What You Should Know about Mutual Funds

Today’s guest post is from Mark at Investment Quest.

Mutual funds are a great way to get exposure to stocks. They are diversified, meaning there a lot of stocks in the portfolio so if one tanks the downside is limited. The same happens with a winning stock and gains to though. If you are in for the long haul, which you should be when in mutual funds there are some basic things to pay attention to. A fund that is hot for only one year might not be the next year. Was it a real-estate fund that had a great couple years that will probably pass? Past performance is no indication of the future but you will want to see how the fund has performed against the index it tracks.

Here are some of the most important things. Pay attention to how much it costs! They can really get you with commissions and fees. Stay away from 12b-1 fees. Expense ratios to assets above 2% are not necessary. Remember you will have to pay taxes on top of any sales commissions and fees. Buy a no load (commission free) fund. Vanguard and Fidelity are good no load fund companies.

The only time I would pay for commissions is if they have been beating the S&P 500 or the Wilshire 5000 and their index they track for years and I mean killing it. Sometimes its ok to pay up but if they barely beat the averages pass. You may have been better off buying the index.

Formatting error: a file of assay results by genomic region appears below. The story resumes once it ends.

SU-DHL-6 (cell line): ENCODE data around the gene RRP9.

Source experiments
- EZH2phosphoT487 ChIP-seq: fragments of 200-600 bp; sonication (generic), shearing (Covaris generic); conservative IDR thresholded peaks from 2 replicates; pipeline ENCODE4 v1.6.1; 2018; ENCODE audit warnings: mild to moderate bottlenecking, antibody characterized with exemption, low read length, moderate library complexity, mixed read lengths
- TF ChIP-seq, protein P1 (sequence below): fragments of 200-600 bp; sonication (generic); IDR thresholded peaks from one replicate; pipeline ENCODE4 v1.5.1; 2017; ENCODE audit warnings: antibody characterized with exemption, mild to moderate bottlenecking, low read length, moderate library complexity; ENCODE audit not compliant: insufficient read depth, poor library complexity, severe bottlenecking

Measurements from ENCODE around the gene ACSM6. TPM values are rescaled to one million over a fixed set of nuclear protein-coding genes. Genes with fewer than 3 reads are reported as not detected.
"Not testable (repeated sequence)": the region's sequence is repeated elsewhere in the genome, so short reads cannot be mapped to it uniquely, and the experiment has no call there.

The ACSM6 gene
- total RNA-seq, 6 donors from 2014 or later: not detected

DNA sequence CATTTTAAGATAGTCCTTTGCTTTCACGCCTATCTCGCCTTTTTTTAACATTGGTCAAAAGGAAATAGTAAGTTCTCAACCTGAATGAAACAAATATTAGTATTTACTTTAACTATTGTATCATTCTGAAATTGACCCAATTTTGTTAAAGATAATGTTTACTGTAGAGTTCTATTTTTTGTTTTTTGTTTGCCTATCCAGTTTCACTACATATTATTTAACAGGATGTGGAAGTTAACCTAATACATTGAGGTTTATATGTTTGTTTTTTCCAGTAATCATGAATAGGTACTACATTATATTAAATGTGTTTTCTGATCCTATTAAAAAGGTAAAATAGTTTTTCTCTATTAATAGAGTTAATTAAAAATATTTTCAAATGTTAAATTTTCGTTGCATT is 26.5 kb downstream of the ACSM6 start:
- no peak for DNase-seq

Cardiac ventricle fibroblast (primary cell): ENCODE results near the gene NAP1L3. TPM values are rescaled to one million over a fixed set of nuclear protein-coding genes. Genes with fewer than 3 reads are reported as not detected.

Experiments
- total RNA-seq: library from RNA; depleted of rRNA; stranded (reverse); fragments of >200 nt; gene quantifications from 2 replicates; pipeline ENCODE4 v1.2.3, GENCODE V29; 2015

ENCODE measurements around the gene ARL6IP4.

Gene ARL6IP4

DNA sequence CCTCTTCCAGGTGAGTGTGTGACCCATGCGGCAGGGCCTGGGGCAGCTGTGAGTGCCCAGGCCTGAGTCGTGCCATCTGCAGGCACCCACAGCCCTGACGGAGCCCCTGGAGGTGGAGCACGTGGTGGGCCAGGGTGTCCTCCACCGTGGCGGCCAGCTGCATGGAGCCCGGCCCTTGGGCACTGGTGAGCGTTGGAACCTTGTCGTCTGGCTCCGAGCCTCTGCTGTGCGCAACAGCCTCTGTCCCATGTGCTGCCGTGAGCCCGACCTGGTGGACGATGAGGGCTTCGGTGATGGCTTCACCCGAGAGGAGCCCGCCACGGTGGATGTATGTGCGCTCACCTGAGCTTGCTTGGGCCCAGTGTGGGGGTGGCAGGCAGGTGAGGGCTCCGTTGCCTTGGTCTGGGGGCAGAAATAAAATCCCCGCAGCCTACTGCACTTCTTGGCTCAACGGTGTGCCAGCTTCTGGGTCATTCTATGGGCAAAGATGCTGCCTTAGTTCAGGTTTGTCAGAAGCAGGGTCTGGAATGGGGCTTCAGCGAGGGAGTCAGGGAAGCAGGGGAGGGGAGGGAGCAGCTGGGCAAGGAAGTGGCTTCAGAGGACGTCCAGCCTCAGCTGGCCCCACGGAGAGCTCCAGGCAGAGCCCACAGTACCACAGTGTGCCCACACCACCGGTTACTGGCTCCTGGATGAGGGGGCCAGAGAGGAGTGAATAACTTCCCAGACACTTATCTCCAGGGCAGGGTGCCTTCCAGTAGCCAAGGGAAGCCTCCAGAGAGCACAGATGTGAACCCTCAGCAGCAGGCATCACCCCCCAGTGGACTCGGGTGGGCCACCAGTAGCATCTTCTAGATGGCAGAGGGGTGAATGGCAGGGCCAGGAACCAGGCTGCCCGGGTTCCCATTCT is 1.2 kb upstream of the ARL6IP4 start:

Fidelity’s Latin America Fund (FLATX)has been a good performer, up 49% this year. The investing climate in Latin American countries is more favorable in some instances than in the U.S. Argentina is growing three times faster than the U.S. and has no debt and a sound financial industry.

Remember to watch out for commissions when you purchase and also when you sell. So, don’t forget your opportunity cost or the next best investment that you could be missing. Don’t expect history to repeat in cyclical like industry funds and take advantage of dollar cost averaging when necessary. You can’t buy ETF’s without commissions. Also, if your interested join The American Association of Individual Investors (aaii.com). They mail out a paper back book of the best mutual funds every year and are a great resource on mutual funds and ETF’s via their monthly newsletters.

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